This study shows new trigger of inflammation in Alzheimer’s disease

Credit: National Cancer Institute / Unsplash

A team of researchers at UT Health San Antonio recently conducted a study that has revealed a new trigger of brain inflammation in Alzheimer’s disease and progressive supranuclear palsy.

These are both neurodegenerative disorders characterized by the accumulation of tau protein in the brain.

The study found that an inflammatory trigger is also present in viral infections, and is increased in Alzheimer’s disease and progressive supranuclear palsy.

Specifically, the researchers discovered that “jumping genes” (transposable elements) can relocate or copy themselves to other locations in the genome, and in the presence of tau, they can form double-stranded RNA that mimics the inflammatory trigger present in viral infections.

This abnormal RNA looks like a virus to the immune system, even though it’s a part of our normal genome.

The researchers detected an accumulation of double-stranded RNA in postmortem brain tissue from patients with Alzheimer’s disease and progressive supranuclear palsy, as well as in mouse and fruit fly models of tauopathy.

This discovery is significant because it provides new insights into the mechanisms underlying neurodegenerative diseases.

The study shows that transposable elements, which were previously not thought to be significant in these disorders, may actually be driving the disease process in addition to their ability to jump.

The researchers are now targeting jumping gene activation in a local Phase II clinical trial for patients with Alzheimer’s disease.

This could pave the way for new non-drug treatments to prevent or slow the progression of these disorders.

It’s important to note that the loss of neurons, which are cells of the central nervous system, is progressive in Alzheimer’s and other neurodegenerative diseases.

While the study has identified a new trigger of brain inflammation, there is still much to learn about the root cause of Alzheimer’s disease and other neurodegenerative disorders.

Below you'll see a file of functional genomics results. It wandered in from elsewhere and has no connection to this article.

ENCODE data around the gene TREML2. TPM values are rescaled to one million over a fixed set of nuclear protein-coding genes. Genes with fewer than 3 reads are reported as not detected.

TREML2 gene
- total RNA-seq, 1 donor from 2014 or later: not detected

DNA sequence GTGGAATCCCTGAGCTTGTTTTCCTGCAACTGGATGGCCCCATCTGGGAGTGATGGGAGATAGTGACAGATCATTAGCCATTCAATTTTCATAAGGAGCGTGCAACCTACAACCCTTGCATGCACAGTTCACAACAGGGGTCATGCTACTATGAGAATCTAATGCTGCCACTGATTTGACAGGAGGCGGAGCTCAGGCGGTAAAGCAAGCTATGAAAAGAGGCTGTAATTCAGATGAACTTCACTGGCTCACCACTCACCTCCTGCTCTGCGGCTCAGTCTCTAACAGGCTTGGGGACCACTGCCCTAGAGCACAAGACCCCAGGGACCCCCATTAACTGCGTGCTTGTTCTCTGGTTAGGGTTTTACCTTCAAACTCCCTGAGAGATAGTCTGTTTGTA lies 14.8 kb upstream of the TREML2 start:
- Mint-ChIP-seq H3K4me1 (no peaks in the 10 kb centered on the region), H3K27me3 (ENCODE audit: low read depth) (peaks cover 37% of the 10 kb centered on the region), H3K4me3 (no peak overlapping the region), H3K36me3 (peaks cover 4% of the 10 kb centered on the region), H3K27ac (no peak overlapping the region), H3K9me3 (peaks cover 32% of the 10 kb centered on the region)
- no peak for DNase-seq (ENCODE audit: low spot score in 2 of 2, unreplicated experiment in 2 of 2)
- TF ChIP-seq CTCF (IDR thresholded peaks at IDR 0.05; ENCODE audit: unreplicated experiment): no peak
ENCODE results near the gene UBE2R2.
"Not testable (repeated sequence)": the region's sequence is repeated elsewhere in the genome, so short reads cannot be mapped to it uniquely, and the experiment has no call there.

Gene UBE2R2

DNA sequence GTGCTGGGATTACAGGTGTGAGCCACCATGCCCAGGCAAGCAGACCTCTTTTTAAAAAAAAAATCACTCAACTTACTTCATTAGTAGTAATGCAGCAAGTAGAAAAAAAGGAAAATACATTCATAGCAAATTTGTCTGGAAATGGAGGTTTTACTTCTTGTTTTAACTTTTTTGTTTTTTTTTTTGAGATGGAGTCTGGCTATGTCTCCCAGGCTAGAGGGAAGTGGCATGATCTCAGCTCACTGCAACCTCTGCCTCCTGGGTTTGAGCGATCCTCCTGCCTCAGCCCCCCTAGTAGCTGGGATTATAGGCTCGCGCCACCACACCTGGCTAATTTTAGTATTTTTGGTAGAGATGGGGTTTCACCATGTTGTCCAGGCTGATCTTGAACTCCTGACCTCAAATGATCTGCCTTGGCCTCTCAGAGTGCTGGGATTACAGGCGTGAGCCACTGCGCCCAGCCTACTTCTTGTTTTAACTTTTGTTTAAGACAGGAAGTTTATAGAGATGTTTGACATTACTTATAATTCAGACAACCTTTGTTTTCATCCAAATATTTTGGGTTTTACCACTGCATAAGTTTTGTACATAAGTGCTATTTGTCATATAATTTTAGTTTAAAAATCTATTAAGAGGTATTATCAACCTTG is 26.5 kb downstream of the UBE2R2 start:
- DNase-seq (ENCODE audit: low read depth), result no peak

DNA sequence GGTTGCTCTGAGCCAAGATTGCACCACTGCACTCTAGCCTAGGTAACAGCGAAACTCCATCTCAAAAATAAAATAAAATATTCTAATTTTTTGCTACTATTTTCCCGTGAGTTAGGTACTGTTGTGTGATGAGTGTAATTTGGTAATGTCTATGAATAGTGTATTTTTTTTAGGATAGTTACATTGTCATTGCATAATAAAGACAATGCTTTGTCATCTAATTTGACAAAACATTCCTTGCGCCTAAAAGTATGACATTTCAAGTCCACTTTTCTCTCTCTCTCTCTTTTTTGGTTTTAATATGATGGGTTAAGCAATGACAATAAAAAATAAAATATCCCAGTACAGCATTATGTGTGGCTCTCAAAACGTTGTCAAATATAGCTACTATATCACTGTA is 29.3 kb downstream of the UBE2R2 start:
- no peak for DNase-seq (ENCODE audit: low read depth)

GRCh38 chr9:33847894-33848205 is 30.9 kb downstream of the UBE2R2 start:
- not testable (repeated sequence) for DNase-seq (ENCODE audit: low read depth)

In the meantime, research suggests that adopting a healthy lifestyle can help protect brain health and reduce the risk of Alzheimer’s disease.

For example, following the Mediterranean diet and eating strawberries have both been linked to improved brain health.

It’s also important to stay informed about the latest research in this area, in order to make informed decisions about your health.

Alzheimer’s disease and inflammation

Alzheimer’s disease is a progressive neurodegenerative disorder that affects the brain’s ability to function properly, ultimately leading to cognitive decline and memory loss.

It is the most common cause of dementia, accounting for 60-80% of cases. Alzheimer’s disease is named after Dr. Alois Alzheimer, who first described the condition in 1906.

In Alzheimer’s disease, there is an abnormal buildup of two types of proteins in the brain: beta-amyloid and tau. Beta-amyloid forms sticky plaques between nerve cells, while tau forms tangle within the cells.

These plaques and tangles disrupt the normal communication between neurons, leading to their dysfunction and eventual death. This results in a progressive decline in memory, thinking, and behavior.

The exact cause of Alzheimer’s disease is not yet fully understood, but it is believed to be a complex interplay of genetic, environmental, and lifestyle factors.

There is currently no cure for Alzheimer’s disease, but treatments such as medications and lifestyle interventions can help manage symptoms and improve quality of life.

Research is ongoing to better understand the underlying mechanisms of the disease and to develop effective treatments to prevent or slow its progression.

Inflammation in Alzheimer’s disease refers to the brain’s immune response to the abnormal buildup of amyloid beta protein and tau protein in the brain.

This immune response can lead to inflammation, which can further damage brain cells and exacerbate the cognitive decline.

Inflammation is a natural and necessary process that helps the body fight infections and heal injuries.

However, chronic inflammation in the brain, as seen in Alzheimer’s disease, can lead to damage to brain tissue and neuronal death.

Research is ongoing to better understand the role of inflammation in Alzheimer’s disease, and to develop effective treatments to target this process.

If you care about Alzheimer’s, please read studies about daytime napping strongly linked to Alzheimer’s disease, and how to treat mild to moderate Alzheimer’s disease.

For more information about brain health, please see recent studies about antioxidants that could help reduce dementia risk, and Coconut oil could help improve cognitive function in Alzheimer’s.

The study was conducted by Elizabeth Ochoa et al and published in Science Advances.

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